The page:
It is only once we find compassion for ourselves, that we can extend that to our colleagues, our staff, and ultimately, our patients.

I can see my students wrestling with the idea.  Do we really deserve our own compassion?  Is our struggle worth our own empathy when our patients are dying?  I urge them to stay with me despite how foreign this idea feels.  It is the only way we can be sustainable.  It is the only way we can hold on to our own humanity and touch the pulse of our patient’s suffering.

There is not a finite amount of compassion or empathy in our hearts.  We have enough to hold our own pain, and the pain of our patients.  We do not have to give up one for the other.

Last week, we held the final class of this year’s elective.  The final class is always my favorite, because the students bring in creative work of their own, and discuss what it means to them.  In this particular closing session, one student shared her love of numbers, and her ability to translate numbers into beautiful conceptual designs.  Another shared her unique ways of journaling to notice and commemorate the events of the first days and months of medical school.  One student shared a story about a physician’s experience of losing a patient, and how she felt as she read it.  Yet another student shared her own personal journey with illness, and how it impacted her ability to empathize with patients.  At several points, I saw eyes well with tears, and I felt my own tears rise as well.  There was a certain rawness, a palpable honesty, within the room.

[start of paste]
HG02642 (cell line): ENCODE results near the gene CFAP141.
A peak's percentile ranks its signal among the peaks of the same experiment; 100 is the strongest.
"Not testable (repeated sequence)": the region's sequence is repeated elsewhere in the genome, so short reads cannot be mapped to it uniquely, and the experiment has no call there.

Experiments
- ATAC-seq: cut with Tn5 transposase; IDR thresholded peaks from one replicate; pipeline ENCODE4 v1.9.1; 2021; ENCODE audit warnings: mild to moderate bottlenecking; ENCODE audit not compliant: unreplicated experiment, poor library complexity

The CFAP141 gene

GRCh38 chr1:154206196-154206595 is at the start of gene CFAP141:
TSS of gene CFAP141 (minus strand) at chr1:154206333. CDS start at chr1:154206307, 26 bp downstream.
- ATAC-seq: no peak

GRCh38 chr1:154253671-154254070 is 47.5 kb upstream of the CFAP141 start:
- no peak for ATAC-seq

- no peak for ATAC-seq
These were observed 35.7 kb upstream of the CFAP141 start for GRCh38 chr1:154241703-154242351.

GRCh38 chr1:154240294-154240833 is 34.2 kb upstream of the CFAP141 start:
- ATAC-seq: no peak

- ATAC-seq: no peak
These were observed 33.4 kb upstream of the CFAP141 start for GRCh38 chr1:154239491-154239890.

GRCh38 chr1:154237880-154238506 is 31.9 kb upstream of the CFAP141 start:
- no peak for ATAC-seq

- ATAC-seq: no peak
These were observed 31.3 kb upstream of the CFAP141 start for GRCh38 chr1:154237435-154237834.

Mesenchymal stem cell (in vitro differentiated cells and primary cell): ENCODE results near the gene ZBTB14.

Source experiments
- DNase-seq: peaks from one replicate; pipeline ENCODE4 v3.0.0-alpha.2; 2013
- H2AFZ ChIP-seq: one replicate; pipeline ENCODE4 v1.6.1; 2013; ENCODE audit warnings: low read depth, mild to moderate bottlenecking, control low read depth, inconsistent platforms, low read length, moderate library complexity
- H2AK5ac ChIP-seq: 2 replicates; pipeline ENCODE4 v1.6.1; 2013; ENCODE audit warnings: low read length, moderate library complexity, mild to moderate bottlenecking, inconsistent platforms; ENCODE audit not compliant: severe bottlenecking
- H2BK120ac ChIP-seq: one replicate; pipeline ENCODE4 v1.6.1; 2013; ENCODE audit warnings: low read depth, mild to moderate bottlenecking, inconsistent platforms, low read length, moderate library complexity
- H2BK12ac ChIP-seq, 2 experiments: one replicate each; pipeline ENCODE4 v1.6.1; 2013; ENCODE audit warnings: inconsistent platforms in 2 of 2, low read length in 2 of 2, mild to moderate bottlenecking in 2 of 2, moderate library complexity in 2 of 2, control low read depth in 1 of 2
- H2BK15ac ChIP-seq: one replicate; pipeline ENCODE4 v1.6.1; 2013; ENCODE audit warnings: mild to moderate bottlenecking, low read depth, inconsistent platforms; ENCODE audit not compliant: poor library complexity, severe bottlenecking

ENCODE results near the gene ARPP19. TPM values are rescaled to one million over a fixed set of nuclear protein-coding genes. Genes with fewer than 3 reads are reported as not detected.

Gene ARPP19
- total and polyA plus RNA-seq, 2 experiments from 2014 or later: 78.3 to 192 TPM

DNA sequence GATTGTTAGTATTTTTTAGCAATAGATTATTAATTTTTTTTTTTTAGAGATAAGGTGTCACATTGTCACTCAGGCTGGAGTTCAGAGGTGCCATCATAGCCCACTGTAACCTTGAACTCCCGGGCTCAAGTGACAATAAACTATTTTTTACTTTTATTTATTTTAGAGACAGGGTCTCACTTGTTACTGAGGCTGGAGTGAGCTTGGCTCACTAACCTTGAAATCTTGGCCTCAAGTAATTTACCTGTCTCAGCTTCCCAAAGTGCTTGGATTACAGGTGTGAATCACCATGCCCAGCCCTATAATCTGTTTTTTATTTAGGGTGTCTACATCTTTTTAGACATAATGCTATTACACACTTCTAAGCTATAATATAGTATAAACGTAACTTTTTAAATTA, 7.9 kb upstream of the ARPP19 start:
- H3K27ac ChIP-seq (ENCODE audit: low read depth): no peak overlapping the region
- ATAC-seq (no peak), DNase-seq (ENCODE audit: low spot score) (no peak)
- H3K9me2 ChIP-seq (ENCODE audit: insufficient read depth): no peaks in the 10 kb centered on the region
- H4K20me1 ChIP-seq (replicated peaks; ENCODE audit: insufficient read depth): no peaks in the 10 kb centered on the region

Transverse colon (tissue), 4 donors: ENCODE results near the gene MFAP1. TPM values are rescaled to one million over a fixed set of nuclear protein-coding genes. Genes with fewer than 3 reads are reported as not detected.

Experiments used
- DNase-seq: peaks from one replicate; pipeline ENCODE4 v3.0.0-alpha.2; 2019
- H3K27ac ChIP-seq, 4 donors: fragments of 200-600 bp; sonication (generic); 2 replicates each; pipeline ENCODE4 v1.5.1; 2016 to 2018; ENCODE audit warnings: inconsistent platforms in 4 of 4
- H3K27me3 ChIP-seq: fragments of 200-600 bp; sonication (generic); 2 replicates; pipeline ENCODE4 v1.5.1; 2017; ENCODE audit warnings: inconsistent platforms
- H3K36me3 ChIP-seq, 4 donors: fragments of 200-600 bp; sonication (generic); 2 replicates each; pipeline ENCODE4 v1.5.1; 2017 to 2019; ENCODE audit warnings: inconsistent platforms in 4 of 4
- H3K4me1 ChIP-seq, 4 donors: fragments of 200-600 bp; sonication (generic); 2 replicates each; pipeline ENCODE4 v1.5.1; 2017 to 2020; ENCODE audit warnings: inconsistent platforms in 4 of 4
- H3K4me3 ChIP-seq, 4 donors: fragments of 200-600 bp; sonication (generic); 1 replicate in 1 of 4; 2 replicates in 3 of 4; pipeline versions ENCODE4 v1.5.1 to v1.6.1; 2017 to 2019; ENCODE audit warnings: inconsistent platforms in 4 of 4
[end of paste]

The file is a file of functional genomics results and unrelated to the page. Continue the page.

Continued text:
What I wanted to say, but somehow didn’t, was that I hope these young doctors never, ever lose that rawness.  That ability to read words, to write stories, to color experience, to sketch illness, to paint feelings.  The ability to know and articulate their emotional experience, and to hold and examine those feelings with curiosity.  This is the essence of self compassion in medicine.

And I know from my own experience and the experience of my colleagues, that they will have to fight like hell to hold on to that.  They might be told that they are naive, that they won’t be able to “take it”, that they somehow can’t be competent and emotional at the same time…and yet nothing could be further from the truth.  It is this vulnerability that will make them courageous, wholehearted, capable physicians who will in fact heal patients, not just treat illness.

This is what these students remind me of, every time I teach this elective.  What it is like to be new to this field, and how I must keep coming back to that, over and over again, if I want to be good at what I do.  I am grateful for this necessary lesson, year after year.

So today, and in the week ahead, I invite you to join me in thinking about how self compassion is necessary for sustainability in your world.  What small steps can you take towards inviting more kindness towards yourself in day to day life?

With gratitude, Monisha


bottom of page